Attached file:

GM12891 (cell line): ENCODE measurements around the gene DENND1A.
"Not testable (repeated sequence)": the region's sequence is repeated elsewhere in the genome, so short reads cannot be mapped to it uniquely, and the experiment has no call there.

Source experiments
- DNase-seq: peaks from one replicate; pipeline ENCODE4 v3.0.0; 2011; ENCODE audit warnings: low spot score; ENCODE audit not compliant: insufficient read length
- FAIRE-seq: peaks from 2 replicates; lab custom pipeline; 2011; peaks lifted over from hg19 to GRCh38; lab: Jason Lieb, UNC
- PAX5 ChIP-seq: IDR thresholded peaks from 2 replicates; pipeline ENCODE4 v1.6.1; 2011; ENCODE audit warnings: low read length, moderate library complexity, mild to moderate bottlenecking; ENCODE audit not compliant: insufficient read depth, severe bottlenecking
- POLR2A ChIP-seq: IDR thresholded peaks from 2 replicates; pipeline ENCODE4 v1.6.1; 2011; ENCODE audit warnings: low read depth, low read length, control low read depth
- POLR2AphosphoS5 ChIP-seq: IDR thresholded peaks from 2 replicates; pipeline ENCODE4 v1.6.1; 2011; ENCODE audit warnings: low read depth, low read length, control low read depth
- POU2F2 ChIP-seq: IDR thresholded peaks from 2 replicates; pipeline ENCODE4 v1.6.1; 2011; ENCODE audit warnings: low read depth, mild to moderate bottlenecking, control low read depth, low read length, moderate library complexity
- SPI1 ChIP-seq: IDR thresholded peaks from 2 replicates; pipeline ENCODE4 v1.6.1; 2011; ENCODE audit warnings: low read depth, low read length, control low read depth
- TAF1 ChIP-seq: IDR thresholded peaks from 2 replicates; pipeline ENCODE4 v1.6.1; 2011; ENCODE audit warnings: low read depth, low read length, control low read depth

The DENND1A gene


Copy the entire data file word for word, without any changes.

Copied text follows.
GM12891 (cell line): ENCODE measurements around the gene DENND1A.
"Not testable (repeated sequence)": the region's sequence is repeated elsewhere in the genome, so short reads cannot be mapped to it uniquely, and the experiment has no call there.

Source experiments
- DNase-seq: peaks from one replicate; pipeline ENCODE4 v3.0.0; 2011; ENCODE audit warnings: low spot score; ENCODE audit not compliant: insufficient read length
- FAIRE-seq: peaks from 2 replicates; lab custom pipeline; 2011; peaks lifted over from hg19 to GRCh38; lab: Jason Lieb, UNC
- PAX5 ChIP-seq: IDR thresholded peaks from 2 replicates; pipeline ENCODE4 v1.6.1; 2011; ENCODE audit warnings: low read length, moderate library complexity, mild to moderate bottlenecking; ENCODE audit not compliant: insufficient read depth, severe bottlenecking
- POLR2A ChIP-seq: IDR thresholded peaks from 2 replicates; pipeline ENCODE4 v1.6.1; 2011; ENCODE audit warnings: low read depth, low read length, control low read depth
- POLR2AphosphoS5 ChIP-seq: IDR thresholded peaks from 2 replicates; pipeline ENCODE4 v1.6.1; 2011; ENCODE audit warnings: low read depth, low read length, control low read depth
- POU2F2 ChIP-seq: IDR thresholded peaks from 2 replicates; pipeline ENCODE4 v1.6.1; 2011; ENCODE audit warnings: low read depth, mild to moderate bottlenecking, control low read depth, low read length, moderate library complexity
- SPI1 ChIP-seq: IDR thresholded peaks from 2 replicates; pipeline ENCODE4 v1.6.1; 2011; ENCODE audit warnings: low read depth, low read length, control low read depth
- TAF1 ChIP-seq: IDR thresholded peaks from 2 replicates; pipeline ENCODE4 v1.6.1; 2011; ENCODE audit warnings: low read depth, low read length, control low read depth

The DENND1A gene